4. Mayors can improve their public communication at big moments
One of the most popular topics in the program, de Jong said, is working with Harvard Professor Marshall Ganz on “public narrative.” It’s a way of thinking about public speaking that is less about “communicating to” audiences and more about “connecting with” them. “You can’t fake authenticity,” de Jong said. “You have to go back to, ‘Why do you want to run for office?’ ‘Why do you care about public service?’ ‘What do you, as mayor, have in common with your audience?’”
Many mayors are seeing a difference. “We can actually see how the way mayors are speaking has changed,” de Jong said. “Some of them, they write us back to say, “‘I’ve been giving speeches for about a decade and this week, for the first time in my life, I got three standing ovations.’”
5. Data-driven government starts at the top
Another core subject that has resonated with mayors is the use of data and evidence in government. “The big eye-opener for many mayors is that that won’t happen just by itself,” de Jong said. “It actually requires leadership from the top.” Through coursework and coaching, de Jong said, mayors such as Kathy Sheehan in Albany, N.Y., have begun fostering a more data-driven culture. Sheehan, de Jong said, “has really changed almost every meeting that she has with her staff and made it a standard practice to say, ‘Okay, what data will tell us that we’re doing good or that we are not doing good,’ and then we have to adjust.”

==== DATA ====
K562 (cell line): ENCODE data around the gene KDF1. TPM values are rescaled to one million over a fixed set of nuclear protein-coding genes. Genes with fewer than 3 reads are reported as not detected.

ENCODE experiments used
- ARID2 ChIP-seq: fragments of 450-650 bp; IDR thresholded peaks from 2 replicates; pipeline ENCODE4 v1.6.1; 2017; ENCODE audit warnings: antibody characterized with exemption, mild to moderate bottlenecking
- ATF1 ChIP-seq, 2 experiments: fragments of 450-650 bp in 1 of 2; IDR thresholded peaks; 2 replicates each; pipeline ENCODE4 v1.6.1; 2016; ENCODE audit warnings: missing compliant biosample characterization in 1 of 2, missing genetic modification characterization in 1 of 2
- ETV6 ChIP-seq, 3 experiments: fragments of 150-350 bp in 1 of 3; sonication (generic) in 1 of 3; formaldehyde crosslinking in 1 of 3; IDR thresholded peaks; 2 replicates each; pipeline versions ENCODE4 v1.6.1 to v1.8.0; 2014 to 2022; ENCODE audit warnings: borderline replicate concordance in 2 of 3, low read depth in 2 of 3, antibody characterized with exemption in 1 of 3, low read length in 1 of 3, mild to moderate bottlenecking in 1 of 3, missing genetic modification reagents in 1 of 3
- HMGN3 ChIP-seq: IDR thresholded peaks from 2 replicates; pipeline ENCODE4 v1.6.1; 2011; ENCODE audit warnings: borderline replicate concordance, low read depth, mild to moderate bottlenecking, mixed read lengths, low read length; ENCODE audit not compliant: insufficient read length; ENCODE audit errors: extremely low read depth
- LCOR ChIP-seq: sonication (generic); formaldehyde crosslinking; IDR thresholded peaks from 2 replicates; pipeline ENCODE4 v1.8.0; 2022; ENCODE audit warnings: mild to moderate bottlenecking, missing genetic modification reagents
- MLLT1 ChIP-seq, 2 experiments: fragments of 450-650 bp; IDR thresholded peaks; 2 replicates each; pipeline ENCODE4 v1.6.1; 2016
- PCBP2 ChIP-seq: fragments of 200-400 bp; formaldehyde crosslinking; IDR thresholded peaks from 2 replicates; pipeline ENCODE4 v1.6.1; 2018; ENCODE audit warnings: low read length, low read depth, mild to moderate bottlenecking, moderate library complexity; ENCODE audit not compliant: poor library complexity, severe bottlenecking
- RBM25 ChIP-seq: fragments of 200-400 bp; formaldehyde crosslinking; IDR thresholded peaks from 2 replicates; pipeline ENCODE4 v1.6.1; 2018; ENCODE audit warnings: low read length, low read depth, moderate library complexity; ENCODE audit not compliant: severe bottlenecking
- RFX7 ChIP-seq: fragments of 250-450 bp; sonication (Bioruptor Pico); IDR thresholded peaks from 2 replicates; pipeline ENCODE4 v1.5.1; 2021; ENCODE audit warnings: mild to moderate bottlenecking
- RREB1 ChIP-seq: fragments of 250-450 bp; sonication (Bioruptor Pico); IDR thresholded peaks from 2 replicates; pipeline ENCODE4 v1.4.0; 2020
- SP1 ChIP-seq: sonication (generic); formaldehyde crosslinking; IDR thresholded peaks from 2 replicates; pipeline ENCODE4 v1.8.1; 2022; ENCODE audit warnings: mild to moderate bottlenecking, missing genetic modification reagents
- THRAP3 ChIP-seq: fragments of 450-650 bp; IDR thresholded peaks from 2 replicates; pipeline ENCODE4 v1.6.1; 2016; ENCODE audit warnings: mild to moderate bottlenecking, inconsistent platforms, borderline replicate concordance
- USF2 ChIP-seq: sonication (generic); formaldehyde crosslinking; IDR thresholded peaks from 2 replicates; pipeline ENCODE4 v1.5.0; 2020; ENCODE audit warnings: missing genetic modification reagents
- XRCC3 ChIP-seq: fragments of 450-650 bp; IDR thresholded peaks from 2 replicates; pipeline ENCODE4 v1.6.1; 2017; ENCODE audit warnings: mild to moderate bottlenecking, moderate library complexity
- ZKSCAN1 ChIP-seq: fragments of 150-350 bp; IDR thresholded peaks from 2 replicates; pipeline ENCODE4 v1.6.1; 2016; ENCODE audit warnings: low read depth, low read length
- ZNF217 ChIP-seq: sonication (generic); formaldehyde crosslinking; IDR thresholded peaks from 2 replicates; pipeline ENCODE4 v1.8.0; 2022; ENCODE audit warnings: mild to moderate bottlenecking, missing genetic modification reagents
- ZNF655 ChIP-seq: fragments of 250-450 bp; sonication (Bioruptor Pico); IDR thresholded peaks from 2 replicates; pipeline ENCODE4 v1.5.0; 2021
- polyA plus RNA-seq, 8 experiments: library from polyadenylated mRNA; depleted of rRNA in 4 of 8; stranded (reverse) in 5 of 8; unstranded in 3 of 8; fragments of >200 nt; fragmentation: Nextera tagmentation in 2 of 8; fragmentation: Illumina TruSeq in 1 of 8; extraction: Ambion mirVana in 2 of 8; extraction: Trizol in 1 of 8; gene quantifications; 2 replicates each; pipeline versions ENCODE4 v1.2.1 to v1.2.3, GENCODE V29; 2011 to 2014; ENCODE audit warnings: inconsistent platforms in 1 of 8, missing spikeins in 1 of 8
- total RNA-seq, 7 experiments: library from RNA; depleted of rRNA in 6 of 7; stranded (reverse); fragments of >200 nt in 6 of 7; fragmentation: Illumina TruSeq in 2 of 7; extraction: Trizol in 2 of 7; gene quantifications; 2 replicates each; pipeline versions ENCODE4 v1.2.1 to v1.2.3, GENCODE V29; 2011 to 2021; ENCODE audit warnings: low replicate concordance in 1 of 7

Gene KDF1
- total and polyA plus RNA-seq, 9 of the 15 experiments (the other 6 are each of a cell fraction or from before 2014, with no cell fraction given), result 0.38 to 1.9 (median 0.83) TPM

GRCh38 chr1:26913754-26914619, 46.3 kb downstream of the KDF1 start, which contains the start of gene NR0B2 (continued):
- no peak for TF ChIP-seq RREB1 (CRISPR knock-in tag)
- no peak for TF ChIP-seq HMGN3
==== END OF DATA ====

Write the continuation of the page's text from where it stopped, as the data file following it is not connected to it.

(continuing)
6. City problems are similar everywhere
The Bloomberg Harvard program invites mayors from big cities and small ones, and has included mayors from 19 countries on five continents. That diversity has proven to be a strength, de Jong said. “It turns out, people really like that, because the main problems are similar everywhere. You’re dealing with poverty. You’re dealing with crime. You’re dealing with a crumbling infrastructure that you need to fix. And you’re dealing with other governments and other sectors that you want to engage and rally around building coalitions. It’s remarkable how many similarities there are. And the more diverse your cohort, the more learning can occur.”
7. Adopting a shared language is critical to advancing innovation
The Bloomberg Harvard initiative requires each mayor to select two senior leaders to participate in a parallel track of the program. Many are chiefs of staff, but people holding other roles — from chief equity officer to budget director — have also gone through the program. The reason for this is simple, de Jong said: In order to drive change through an organization, the top leaders need to be sharing the same language. “The senior leaders are really on the hook for the implementation and translating mayoral initiatives into actual work in the organization,” he said. “That’s probably 30 percent of our curriculum…how to create [the] conditions for the top leaders in your organization to work together and to speak one language when it comes to performance and innovation.”